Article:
British photographer Chris Killip, who is best known for his black-and-white images of the working class in the United Kingdom, has died at age 74. The Guardian reports that the cause of his death was lung cancer.
Killip’s most famous and acclaimed series, titled “In Flagrante” and printed as a 1988 monograph, focuses on the lives of working-class people in the northeast of England between 1973 and 1985, during a period of deindustrialization for the country. The intimate and poignant images in that series turn a spotlight on the hardships faced by a community that was often rendered invisible by politicians and the media at the time.
“The objective history of England doesn’t amount to much if you don’t believe in it, and I don’t,” the artist has said of the series. “And I don’t believe that anyone in these photographs does either, as they face the reality of deindustrialization in a system which regards their lives as disposable.”
First published by Secker & Warburg, the book of photographs has since been reissued, and the images that comprise it have been exhibited at the Victoria and Albert Museum in London, the Getty in Los Angeles, the Musée de Photographie in Charleroi, Belgium, and other international venues.
Born in 1946 in the city of Douglas on the Isle of Man, Killip worked as a commercial photographer in the 1960s, and in 1972, he received a commission from the Arts Council of Great Britain to photograph the market towns of Huddersfield and Bury St Edmunds in England for the exhibition “Two Views—Two Cities” at Huddersfield City Art Gallery and Bury St. Edmunds Art Gallery. In 1975, he was awarded a two-year fellowship through which he would photograph England’s northeast. Killip also directed Side Gallery in Newcastle-upon-Tyne, where he lived for a number of years, from 1977 to 1979.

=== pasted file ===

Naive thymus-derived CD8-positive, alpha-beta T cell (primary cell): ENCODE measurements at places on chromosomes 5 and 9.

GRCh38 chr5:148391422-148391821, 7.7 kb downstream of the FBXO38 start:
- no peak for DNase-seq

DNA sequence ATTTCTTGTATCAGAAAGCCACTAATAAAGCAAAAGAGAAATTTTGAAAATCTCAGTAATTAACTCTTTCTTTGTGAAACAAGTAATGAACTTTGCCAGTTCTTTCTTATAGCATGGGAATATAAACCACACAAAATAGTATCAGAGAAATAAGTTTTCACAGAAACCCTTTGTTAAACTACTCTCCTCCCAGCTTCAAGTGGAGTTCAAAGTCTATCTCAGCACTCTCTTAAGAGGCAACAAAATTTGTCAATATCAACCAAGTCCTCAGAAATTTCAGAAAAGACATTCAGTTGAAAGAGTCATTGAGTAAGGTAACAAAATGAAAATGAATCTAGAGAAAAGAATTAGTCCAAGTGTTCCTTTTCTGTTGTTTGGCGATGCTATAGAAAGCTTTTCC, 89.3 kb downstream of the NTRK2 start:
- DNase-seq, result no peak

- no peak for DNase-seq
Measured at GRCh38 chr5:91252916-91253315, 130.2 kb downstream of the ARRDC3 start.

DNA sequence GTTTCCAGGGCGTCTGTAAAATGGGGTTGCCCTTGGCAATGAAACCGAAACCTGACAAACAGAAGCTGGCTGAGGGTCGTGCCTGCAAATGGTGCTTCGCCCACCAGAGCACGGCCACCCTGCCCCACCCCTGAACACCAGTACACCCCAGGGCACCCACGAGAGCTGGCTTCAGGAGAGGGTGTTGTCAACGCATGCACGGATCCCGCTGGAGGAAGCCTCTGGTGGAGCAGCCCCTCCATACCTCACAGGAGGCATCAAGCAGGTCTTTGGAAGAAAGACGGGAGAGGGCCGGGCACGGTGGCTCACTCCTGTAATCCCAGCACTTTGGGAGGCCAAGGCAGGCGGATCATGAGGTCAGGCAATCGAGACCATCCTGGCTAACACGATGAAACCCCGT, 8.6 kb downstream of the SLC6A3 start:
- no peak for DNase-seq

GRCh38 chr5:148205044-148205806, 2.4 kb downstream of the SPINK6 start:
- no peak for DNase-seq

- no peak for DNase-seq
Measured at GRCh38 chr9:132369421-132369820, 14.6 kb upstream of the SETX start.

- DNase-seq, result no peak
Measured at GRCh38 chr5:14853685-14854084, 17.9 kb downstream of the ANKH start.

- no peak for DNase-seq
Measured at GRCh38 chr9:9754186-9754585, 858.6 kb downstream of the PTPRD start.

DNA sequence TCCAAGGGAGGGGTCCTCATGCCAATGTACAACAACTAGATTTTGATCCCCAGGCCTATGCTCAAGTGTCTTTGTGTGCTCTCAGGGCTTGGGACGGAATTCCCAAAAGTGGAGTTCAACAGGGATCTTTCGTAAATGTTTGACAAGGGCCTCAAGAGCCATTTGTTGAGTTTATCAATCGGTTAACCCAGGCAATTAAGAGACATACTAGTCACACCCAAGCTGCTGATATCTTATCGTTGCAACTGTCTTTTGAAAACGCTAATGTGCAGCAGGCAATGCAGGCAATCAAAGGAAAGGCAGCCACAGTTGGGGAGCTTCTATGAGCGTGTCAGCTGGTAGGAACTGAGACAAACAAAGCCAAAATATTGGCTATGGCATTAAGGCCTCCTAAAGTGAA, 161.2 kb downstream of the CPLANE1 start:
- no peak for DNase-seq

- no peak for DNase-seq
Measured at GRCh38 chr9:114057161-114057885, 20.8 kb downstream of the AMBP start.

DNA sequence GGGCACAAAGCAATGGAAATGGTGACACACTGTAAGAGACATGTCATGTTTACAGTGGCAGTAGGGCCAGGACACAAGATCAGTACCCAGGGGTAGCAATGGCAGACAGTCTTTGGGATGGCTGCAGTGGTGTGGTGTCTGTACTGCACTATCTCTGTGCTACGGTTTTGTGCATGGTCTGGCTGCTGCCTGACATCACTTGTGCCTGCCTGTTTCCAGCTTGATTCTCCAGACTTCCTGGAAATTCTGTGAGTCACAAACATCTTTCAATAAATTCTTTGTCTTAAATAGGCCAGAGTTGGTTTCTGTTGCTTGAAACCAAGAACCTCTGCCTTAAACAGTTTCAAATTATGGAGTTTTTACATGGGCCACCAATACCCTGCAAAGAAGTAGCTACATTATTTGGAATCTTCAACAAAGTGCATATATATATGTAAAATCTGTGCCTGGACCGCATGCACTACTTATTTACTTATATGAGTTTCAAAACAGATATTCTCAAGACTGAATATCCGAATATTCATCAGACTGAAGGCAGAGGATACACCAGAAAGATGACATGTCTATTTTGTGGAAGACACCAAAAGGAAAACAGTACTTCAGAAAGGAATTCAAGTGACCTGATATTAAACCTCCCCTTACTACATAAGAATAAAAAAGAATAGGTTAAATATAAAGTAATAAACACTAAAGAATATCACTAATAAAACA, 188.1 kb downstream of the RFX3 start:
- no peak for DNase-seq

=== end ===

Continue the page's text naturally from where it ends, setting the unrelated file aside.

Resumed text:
In 1991, he became a visiting lecturer in Harvard University’s department of visual and environmental studies, where he would later be made a tenured professor and department chair. Killip retired from his post at the university in 2017.
Throughout his career, the photographer had solo exhibitions at the Art Institute of Chicago, the Palais de Tokyo in Paris, Auckland Art Gallery in New Zealand, Howard Yezerski Gallery in Boston, the Museo Nacional Centro de Arte Reina Sofía in Madrid, Tate Britain in London, and elsewhere. Today, Killip’s photographs can be found in the collections of the Museum of Modern Art in New York, the National Gallery of Australia in Canberra, the Stedelijk Museum in Amsterdam, and other institutions around the world.